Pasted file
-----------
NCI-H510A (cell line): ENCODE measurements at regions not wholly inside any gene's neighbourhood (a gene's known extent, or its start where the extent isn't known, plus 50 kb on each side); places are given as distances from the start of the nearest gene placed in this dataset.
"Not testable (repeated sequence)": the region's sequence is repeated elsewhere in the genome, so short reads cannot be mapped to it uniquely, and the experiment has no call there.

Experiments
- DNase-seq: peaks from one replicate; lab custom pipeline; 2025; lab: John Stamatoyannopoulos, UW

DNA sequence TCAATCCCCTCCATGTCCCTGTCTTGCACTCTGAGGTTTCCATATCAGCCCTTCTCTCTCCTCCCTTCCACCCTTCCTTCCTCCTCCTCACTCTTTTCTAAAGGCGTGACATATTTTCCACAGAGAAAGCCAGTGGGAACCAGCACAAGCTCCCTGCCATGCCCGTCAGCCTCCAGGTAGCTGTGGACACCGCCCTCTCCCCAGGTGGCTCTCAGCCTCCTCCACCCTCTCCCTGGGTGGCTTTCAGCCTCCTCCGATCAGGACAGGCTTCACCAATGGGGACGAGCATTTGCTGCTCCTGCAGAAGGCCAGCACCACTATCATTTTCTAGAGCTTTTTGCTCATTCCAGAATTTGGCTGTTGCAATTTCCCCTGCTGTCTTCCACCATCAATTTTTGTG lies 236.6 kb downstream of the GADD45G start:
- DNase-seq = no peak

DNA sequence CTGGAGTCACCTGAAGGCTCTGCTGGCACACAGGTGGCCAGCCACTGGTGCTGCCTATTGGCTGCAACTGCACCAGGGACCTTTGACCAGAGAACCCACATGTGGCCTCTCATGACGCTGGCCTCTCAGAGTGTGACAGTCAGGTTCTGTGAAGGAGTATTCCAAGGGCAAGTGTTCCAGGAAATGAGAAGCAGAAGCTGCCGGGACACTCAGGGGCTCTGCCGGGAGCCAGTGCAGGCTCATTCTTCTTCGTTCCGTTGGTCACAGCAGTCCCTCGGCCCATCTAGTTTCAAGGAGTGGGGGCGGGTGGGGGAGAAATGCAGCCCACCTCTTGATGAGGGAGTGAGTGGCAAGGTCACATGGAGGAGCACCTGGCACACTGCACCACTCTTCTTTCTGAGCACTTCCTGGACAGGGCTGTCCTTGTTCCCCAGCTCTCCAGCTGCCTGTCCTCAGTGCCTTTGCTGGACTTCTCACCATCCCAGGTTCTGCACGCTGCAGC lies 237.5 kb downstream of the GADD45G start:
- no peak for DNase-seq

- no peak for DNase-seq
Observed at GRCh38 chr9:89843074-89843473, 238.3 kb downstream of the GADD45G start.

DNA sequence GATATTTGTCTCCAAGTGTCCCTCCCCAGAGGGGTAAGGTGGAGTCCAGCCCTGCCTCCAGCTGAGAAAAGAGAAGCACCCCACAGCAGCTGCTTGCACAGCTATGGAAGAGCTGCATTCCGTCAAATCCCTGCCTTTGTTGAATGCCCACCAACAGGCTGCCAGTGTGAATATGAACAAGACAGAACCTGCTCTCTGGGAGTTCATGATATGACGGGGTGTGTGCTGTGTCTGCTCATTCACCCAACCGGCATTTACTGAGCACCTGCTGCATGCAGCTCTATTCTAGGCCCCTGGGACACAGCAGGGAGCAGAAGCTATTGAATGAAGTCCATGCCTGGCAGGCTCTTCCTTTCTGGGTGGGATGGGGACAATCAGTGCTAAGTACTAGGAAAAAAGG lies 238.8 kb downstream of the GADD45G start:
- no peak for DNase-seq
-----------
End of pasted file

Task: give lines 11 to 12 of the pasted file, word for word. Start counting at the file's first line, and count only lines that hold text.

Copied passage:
DNA sequence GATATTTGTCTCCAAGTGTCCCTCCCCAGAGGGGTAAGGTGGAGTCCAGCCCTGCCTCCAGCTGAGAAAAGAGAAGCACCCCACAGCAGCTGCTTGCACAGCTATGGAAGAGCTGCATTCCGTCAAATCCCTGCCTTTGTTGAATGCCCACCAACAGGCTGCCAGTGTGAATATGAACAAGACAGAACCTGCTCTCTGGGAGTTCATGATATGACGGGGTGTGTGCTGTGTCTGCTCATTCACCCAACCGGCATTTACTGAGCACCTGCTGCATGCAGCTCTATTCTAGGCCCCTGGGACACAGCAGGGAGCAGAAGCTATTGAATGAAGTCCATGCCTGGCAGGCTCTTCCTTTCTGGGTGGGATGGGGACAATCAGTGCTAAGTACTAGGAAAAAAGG lies 238.8 kb downstream of the GADD45G start:
- no peak for DNase-seq